All over Europe, nationalist parties have been taking full advantage of this tragedy, stirring up fear, to further their anti-immigrant, anti-Muslim, and, make no mistake, their anti-Semitic agendas. Perhaps you saw the camerawoman tripping and kicking adults and children as they tried to leave detention camps. This camerawoman works for the Hungarian nationalist TV channel linked to the Jobbik party, the largest and most popular right-wing group in Eastern Europe. In fact, they are so far to the right, they have criticized Viktor Orban, the Prime Minister of Hungary and President of another right-wing, nationalist party, for being “too soft on Gypsies, Gays, and Jews”. Meanwhile, here’s what Orban, this so-called “soft-on-Gypsies-Gays-and-Jews” Prime Minister said recently, defending his country’s harsh treatment of refugees and razor-wire fences: “Those arriving have been raised in another religion and represent a radically different culture. Most of them are not Christians, but Muslims…. Is it not worrying in itself that European Christianity is now barely able to keep Europe Christian? There is no alternative, and we have no option but to defend our borders.”

OK, I hope you get the picture – the all-too-obvious parallels to events in Europe just 70 years ago. But I hope you get the whole picture. This is not just a Jewish issue, but an American one as well. Because we cannot just sit here and cluck our tongues at Europe and pretend that our country has nothing to do with events in the Middle East or Africa. We cannot just sit here when demagogues and fear-mongers talk about walls and fences right here in our own country, stir up hatred, cast aspersions on entire groups of people –appealing to our basest of emotions rather than to our better natures. We cannot just sit here while some of our leaders – and candidates for the highest office in the land – declare this country a “Christian nation”, blatantly ignoring the Separation of Church and State. And we cannot sit here and turn a blind eye to the fact that a significant part of the crossings of our own border to the South is also a refugee crisis of people fleeing gang violence, crushing poverty, and even, in some locations, massacres, especially of indigenous people. In fact, between 2013 and 2014, the United States saw a 44% jump, not in illegal immigration which is actually declining, but rather in asylum seekers.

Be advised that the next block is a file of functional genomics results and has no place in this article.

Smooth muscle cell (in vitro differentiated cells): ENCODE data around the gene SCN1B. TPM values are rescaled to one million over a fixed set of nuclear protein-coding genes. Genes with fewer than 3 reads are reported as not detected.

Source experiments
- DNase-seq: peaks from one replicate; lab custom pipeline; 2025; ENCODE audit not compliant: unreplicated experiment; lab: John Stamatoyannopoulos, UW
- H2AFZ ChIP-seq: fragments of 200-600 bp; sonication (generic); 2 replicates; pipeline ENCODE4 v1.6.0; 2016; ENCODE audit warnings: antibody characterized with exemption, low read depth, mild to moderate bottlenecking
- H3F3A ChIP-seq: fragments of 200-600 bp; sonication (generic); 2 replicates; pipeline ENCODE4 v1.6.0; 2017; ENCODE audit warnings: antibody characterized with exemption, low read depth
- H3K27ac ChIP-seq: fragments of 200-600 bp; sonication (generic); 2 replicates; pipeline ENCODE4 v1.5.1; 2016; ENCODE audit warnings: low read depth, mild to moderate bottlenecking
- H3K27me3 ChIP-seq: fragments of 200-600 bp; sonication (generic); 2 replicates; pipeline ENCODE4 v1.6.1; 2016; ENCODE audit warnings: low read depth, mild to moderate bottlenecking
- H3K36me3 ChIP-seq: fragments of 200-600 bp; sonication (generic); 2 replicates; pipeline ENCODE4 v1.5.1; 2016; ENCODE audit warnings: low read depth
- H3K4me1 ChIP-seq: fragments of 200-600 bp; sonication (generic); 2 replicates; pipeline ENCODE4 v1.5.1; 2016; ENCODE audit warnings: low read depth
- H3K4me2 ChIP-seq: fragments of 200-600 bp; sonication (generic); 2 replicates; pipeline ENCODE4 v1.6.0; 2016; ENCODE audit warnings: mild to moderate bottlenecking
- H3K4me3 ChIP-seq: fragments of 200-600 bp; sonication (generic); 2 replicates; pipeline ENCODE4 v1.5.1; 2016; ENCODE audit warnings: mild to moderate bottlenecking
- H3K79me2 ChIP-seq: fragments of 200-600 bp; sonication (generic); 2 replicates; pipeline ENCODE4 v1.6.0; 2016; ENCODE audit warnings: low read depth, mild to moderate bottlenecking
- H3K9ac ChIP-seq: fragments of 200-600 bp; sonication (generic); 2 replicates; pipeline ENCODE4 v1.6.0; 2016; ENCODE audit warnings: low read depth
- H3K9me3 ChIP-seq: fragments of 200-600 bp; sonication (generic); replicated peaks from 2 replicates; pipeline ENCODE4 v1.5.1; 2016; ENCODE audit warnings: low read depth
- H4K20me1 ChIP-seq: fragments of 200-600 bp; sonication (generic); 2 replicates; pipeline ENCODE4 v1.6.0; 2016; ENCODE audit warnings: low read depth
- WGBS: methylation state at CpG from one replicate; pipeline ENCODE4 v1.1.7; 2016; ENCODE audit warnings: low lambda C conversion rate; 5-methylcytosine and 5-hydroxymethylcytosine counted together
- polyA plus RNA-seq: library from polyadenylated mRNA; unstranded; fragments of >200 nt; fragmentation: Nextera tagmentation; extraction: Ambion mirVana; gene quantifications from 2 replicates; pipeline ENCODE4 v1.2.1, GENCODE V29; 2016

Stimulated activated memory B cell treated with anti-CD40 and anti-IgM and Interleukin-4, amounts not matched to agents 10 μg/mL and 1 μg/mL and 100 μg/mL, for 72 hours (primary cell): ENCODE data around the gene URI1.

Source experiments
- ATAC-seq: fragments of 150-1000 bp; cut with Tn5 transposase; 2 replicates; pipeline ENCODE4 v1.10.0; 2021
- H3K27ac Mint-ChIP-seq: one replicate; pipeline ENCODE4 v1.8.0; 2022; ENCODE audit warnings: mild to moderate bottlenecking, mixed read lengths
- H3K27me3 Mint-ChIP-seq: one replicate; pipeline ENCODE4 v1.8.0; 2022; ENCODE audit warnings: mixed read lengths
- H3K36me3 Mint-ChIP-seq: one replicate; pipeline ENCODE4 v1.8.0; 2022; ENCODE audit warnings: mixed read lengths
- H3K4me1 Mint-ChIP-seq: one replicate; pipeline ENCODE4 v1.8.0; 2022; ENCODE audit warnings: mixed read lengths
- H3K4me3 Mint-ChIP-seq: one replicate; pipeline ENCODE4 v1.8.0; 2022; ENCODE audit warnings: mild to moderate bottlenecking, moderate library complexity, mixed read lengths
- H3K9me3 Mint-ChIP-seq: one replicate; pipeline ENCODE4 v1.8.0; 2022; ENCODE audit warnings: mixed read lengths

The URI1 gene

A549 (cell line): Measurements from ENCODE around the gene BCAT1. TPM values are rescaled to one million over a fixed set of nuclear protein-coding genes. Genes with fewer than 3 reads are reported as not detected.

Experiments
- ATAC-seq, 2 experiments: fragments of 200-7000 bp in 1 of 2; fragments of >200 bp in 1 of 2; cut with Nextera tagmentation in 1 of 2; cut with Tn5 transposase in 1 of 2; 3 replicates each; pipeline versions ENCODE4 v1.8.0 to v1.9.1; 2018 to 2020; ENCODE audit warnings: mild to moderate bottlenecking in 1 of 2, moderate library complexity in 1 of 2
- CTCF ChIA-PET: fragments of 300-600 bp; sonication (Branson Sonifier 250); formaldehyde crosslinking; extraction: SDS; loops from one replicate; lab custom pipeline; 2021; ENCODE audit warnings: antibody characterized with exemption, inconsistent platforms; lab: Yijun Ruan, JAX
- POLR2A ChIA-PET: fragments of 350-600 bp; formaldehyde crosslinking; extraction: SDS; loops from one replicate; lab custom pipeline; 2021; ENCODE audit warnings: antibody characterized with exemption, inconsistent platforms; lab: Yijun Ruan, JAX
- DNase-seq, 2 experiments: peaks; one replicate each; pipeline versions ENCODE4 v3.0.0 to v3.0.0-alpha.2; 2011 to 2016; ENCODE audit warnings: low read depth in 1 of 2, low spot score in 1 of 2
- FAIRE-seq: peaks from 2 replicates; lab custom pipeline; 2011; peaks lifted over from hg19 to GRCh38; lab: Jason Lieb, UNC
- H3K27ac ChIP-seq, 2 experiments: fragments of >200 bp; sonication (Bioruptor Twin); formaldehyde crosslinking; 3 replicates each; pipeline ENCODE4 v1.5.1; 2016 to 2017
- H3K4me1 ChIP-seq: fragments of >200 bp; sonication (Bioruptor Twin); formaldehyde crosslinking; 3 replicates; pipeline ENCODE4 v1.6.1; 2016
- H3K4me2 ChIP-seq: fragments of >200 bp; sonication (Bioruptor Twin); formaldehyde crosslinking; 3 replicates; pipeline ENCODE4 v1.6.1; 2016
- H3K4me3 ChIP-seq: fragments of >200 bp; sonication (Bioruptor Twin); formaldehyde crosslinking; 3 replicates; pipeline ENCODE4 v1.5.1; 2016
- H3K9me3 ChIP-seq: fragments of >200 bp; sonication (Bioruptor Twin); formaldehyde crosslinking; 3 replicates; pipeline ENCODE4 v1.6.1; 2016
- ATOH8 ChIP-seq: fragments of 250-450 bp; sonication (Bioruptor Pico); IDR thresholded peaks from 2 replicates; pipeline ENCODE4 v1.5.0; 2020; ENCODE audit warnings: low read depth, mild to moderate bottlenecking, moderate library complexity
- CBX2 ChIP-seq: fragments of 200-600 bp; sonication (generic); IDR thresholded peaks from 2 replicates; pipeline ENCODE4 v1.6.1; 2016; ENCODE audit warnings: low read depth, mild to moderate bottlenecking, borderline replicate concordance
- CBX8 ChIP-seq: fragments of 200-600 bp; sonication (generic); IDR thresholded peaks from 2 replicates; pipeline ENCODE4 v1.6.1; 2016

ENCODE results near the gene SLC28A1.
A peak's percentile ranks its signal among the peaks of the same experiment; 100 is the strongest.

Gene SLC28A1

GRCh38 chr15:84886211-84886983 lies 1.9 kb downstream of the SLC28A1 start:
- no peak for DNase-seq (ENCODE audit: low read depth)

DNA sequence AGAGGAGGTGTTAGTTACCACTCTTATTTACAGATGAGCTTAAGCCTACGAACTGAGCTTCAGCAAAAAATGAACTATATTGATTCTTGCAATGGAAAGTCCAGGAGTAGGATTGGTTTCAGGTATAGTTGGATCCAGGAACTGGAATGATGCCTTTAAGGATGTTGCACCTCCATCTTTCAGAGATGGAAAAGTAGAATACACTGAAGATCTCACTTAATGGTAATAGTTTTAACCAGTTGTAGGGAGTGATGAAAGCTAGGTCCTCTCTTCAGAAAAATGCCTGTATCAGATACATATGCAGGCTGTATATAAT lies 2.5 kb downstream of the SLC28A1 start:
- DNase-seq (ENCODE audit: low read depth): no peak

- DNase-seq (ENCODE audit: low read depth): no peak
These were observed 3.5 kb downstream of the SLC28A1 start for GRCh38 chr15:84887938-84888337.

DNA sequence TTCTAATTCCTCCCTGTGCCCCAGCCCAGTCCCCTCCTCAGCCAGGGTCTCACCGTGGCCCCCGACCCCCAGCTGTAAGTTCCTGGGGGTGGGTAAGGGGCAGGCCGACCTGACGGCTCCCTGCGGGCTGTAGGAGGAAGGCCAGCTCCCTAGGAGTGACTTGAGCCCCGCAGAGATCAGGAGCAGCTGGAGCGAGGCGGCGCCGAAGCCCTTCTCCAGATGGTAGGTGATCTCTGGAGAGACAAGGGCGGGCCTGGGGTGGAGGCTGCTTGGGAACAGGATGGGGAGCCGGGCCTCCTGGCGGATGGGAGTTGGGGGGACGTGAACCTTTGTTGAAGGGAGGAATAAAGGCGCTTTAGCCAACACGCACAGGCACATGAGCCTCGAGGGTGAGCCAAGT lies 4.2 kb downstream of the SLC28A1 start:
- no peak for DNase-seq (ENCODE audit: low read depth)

Finally, this is not just a Jewish issue, or an American or European issue. This is a world crisis. Because as long as we ignore climate change, and as long as we ignore the growing chasm of income inequality (as of now, the top 1% of earners in the world own almost half of the world’s wealth), we will see more conflicts over land and resources and technology and we will see more refugees worldwide fleeing wars, drought and flood and famine. At the end of 2014, the United Nations reported that nearly 60 million people worldwide had been forcibly displaced – almost twice the number from a decade ago – and half of them are children. Furthermore, the UN states that one in every 122 human beings in the world today is now either a refugee, living in exile from their native land; internally displaced; or seeking asylum. And that was 2014. 2015 is now drawing to a close.

But, at its heart, this is an issue about what it means to have a home, to feel safe, to be able to answer the simple question: “Where do you live?” There are three words in Hebrew for what we translate as “to live”. The first, Leishev, means “to sit” or “to dwell”, often temporarily, as when we sit and eat and sleep in the sukkah we build after Yom Kippur. The second, la-gur, means “to live somewhere” as in a country, city, or neighborhood. Finally, there is the verb le-shacheyn, a word mainly applied to God, such as when God calls to the People Israel saying, “Asu li mikdash / Make me a sanctuary / v’shachanti (that I may dwell) betocham / so that I may dwell among you.” Even God is asking us for a place to live! This mikdash, this sanctuary we schlepped through the desert may be lost in the sands of time, but if we still understand what it means to be Jewish – what it means to be human – then we must continue to carry God’s sanctuary among us and within us. We must open our hearts and minds to this human tragedy and call upon the nations of the world – including our own – to open their doors, to find a way to make a sanctuary for these millions of men, women, and children looking for a place to live.

This past weekend, the State Department announced that instead of 70,000, we would take in 85,000 refugees by the end of 2016 and 100,000 by the end of 2017. But this is our worldwide quota and 4 million Syrians alone have already fled their war-torn country. I pray that we find the courage to shut down the voices of hatred and bigotry in our country today. I pray that we accept these people as we wish we had been accepted just 75 years ago. I pray for this, as the great Jewish-American poet, Emma Lazarus wrote: Give me your tired, your poor, your huddled masses yearning to breathe free; send these homeless and tempest-tossed to me, Mother of Exiles.

By the rivers of Babylon, there we sat and wept, as we remembered our homes. During the Babylonian Exile, the Prophet Ezekiel pictures God leaving the Temple in Jerusalem and coming to dwell with the exiles in Babylon. From that moment on, in the Jewish imagination, God lived in Exile with us. God rejoices with us when we are glad, and God weeps with us whenever and wherever we suffer. And, as much as we may think we need God, it is God that needs us. God needs us to heal the brokenness in our world.
Gemar Chatimah Tovah / May you already be inscribed for life and for goodness. Good Yontiv.

Published in Rabbi Susan's Sermons on January 7, 2016